I Never Intended to Commit Blasphemy, I Sincerely Apologize to Muslims: Ahok i

Jakarta Governor Basuki 'Ahok' Tjahaja Purnama take picture with the Berita Satu staff during visiting in an exclusive interview with Berita Satu at its headquarters in Jakarta, on Thursday (03/11). (Berita Satu Photo/ Danung Arifin)

By : JG | on 12:10 AM November 04, 2016
Category : News, Featured

Jakarta. Incumbent Governor Basuki "Ahok" Tjahaja Purnama has emphasized that he never intended to commit blasphemy and sincerely apologized to all Muslims.

Speaking on "DBS to the Point," a program on BeritaSatu News Channel, Ahok said he was born in East Belitung, off the east coast of Sumatra, where most of the population is Muslim. He said he even once studied at an Islamic school.

"There was no intention to insult religion. How could I possibly insult the Quran? I am sending my message to all the offended Muslims [in Indonesia]. I sincerely apologize," Ahok said.

He said the video of him that was widely circulated on social media was taken out of context, as it was cut and edited and thus did not provide the full context of what he was saying to residents during a working visit to the Thousand Islands district on Sept. 27.

He said he is prepared if the police want to investigate him.

"It is not a problem for me; if it makes this country better. Go ahead," Ahok said.

Ahok said he heard that the National Police's Criminal Investigation Unit (Bareskrim) plans to summon him on Monday over the blasphemy allegations. He said he did not receive a summons from Bareskrim, but if the information is correct, he said, "I will come."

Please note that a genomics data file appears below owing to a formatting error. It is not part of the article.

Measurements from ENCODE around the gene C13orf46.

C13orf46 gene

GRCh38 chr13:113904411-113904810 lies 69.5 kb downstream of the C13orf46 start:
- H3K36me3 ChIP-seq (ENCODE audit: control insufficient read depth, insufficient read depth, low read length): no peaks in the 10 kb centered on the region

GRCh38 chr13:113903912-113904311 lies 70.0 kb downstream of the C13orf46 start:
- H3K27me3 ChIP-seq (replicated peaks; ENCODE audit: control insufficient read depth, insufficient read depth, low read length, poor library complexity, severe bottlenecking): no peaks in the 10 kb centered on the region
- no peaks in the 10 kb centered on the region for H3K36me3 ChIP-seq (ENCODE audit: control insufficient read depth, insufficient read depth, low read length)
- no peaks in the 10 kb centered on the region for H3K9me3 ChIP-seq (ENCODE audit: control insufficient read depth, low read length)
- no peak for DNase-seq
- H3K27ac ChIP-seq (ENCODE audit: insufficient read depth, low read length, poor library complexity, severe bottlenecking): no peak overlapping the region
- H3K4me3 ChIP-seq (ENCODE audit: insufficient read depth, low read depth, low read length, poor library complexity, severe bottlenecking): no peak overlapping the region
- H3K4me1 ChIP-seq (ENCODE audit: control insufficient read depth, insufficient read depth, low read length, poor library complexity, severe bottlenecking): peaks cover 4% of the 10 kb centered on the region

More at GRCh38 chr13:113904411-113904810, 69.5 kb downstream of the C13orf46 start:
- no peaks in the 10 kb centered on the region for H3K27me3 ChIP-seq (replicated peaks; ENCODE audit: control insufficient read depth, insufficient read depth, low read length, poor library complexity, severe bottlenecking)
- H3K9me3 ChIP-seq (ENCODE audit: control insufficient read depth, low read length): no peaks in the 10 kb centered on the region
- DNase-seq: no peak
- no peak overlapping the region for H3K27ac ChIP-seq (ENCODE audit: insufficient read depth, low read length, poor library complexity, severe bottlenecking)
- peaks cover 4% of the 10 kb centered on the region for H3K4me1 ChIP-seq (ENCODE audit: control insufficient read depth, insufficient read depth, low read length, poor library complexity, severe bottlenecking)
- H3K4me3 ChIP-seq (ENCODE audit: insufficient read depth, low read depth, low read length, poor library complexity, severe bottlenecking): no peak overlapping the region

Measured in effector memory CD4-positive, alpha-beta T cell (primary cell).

"As a good citizen, if you are summoned, you must go. The agenda is only to provide an explanation," Ahok said.

Meanwhile, concerned social and political observers and senior journalists have called for a peaceful demonstration on Friday, when at least 50,000 members of hard-line Muslim organizations are expected to participate in a mass rally in the capital to demand Ahok's prosecution for blasphemy.

"There could be a dark rider," Syamsuddin Haris, a political expert at the Indonesian Institute of Sciences (LIPI), said during a discussion in Jakarta.

He said he believed most demonstrators do not truly understand the essence of the problem.

"I am sure of that," Syamsuddin said.

The Discussion Forum of Journalists Caring About Diversity invited speakers, including media expert Budiarto Shambazy, social observer Emmy Hafid, Islamic Students Association chairman H.M.I. Mulyadi Tamsir, Indonesia National Students Movement (GMNI) chairman Chrisman Damanik and senior journalist Sabar Hutapea, who is also the coordinator of the forum.

Ahok is currently on leave from his job as governor while he participates in the campaign leading up to the Jakarta gubernatorial election in February next year. He is seeking a second term.

Some observers believe his case was unduly exaggerated to damage his chances in the election.

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